How many a Church controversy, now as then, would die of inanition, leaving room for a living truth, if the disputants could only gravitate, as to their always most beloved theme, to the praises and glories of their redeeming Lord Himself! It is at His feet, and in His arms, that we best understand both His truth, and the thoughts, rightful or mistaken, of our brethren.

Meanwhile, let us take this benedictory prayer, as we may take it, from its instructive context, and carry it out with us into all the contexts of life. What the Apostle prayed for the Romans, in view of their controversies, he prays for us, as for them, in view of everything. Let us "stand back and look at the picture." Here-conveyed in this strong petition-is St. Paul’s idea of the true Christian’s true life, and the true life of the true Church. What are the elements, and what is the result?

It is a life lived in direct contact with God. "Now the God of hope fill you." He remits them here (as above, ver. 5) {Romans 15:5} from even himself to the Living God. In a sense, he sends them even from "the things forewritten," to the Living God; not in the least to disparage the Scriptures, but because the great function of the divine Word, as of the divine Ordinances, is to guide the soul into an immediate intercourse with the Lord God in His Son, and to secure it therein. God is to deal direct with the Romans. He is to manipulate, He is to fill, their being.

It is a life not starved or straitened, but full. "The God of hope fill you." The disciple, and the Church, is not to live as if grace were like a stream "in the year of drought," now settled into an almost stagnant deep, then struggling with difficulty over the stones of the shallow. The man, and the Society, are to live and work in tranquil but moving strength, "rich" in the fruits of their Lord’s "poverty"; {2 Corinthians 8:9} filled out of His fulness; never, spiritually, at a loss for Him; never, practically, having to do or bear except in His large and gracious power.

It is a life bright and beautiful; "filled with all joy and peace." It is to show a surface fair with the reflected sky of Christ, Christ present, Christ to come. A sacred while open happiness and a pure internal repose are to be there, born of "His presence, in which is fulness of joy," and of the sure prospect of His Return, bringing with it "pleasures for evermore." Like that mysterious ether of which the natural philosopher tells us, this joy, this peace, found and maintained "in the Lord," is to pervade all the contents of the Christian life, its moving masses of duty or trial, its interspaces of rest or silence; not. always demonstrative, but always underlying, and always a living power.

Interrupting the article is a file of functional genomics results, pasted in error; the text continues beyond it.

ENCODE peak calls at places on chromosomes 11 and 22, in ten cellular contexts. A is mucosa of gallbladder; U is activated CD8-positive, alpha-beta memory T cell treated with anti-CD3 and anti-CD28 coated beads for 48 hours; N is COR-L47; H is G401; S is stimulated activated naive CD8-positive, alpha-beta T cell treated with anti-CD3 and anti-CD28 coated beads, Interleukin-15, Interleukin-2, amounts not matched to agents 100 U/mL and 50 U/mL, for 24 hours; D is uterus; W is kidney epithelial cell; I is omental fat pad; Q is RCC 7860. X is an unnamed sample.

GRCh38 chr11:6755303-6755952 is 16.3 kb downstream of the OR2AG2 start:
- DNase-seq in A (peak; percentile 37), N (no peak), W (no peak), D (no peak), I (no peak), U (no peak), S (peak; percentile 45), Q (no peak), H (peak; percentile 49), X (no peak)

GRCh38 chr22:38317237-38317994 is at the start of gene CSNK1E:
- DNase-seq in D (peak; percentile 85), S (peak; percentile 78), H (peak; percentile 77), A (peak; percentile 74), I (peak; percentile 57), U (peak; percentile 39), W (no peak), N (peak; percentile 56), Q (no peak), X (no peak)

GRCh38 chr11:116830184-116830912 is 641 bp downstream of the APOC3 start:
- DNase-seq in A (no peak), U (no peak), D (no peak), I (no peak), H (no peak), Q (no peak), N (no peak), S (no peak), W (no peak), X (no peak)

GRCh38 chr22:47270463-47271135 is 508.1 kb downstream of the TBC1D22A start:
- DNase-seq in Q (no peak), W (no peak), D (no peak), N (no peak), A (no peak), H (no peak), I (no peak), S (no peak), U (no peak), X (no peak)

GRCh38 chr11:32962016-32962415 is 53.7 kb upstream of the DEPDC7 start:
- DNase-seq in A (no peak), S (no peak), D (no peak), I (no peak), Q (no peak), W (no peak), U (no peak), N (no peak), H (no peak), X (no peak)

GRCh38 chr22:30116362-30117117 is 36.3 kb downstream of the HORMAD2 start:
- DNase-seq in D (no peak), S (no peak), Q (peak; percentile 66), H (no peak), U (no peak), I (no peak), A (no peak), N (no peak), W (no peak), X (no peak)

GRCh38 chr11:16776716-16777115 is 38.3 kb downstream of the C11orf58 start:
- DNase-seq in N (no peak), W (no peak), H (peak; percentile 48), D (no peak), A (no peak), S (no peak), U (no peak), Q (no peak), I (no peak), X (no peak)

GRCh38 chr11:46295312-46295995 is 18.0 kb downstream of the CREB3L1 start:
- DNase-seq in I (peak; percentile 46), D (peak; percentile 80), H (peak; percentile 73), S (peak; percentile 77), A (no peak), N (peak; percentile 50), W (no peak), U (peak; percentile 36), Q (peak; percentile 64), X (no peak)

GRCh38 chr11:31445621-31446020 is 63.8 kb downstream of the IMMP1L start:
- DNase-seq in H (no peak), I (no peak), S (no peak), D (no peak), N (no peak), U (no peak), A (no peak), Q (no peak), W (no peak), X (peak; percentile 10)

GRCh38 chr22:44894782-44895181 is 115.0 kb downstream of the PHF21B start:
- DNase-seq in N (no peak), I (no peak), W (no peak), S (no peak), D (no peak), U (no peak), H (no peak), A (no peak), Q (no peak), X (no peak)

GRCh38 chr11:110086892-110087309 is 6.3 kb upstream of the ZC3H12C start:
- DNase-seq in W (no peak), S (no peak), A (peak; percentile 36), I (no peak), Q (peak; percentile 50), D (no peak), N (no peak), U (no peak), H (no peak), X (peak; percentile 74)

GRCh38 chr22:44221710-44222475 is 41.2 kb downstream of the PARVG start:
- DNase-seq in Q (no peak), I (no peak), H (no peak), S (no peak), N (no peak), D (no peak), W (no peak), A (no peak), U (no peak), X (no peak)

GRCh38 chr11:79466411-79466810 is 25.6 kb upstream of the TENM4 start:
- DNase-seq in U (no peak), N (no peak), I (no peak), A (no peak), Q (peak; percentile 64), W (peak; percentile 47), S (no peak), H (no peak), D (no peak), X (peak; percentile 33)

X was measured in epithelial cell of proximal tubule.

It is a life of faith; "all joy and peace in your believing." That is to say, it is a life dependent for its all upon a Person and His promises. Its glad certainty of peace with God, of the possession of His Righteousness, is by means not of sensations and experiences, but of believing; it comes, and stays, by taking Christ at His word. Its power over temptation, its "victory and triumph against the devil, the world, and the flesh," is by the same means. The man, the Church, takes the Lord at His word; -"I am with you always"; "Through Me thou shalt do valiantly"; -and faith, that is to say, Christ trusted in practice, is "more than conqueror."

It is a life overflowing with the heavenly hope; "that ye may abound in the hope." Sure of the past, and of the present, it is-what out of Christ no life can be-sure of the future. The golden age, for this happy life, is in front, and is no Utopia. "Now is our salvation nearer"; "We look for that blissful (μακαρίαν) hope, the appearing of our great God and Saviour"; "Them which sleep in Him God will bring with Him"; "We shall be caught up together with them; we shall ever be with the Lord"; "They shall see His face; thine eyes shall see the King in His beauty."

And all this it is as a life lived "in the power of the Holy Ghost." Not by enthusiasm, not by any stimulus which self applies to self; not by resources for gladness and permanence found in independent reason or affection; but by the almighty, all-tender power of the Comforter. "The Lord, the Life Giver," giving life by bringing us to the Son of God, and uniting us to Him, is the Giver and strong Sustainer of the faith, and so of the peace, the joy, the hope, of this blessed life.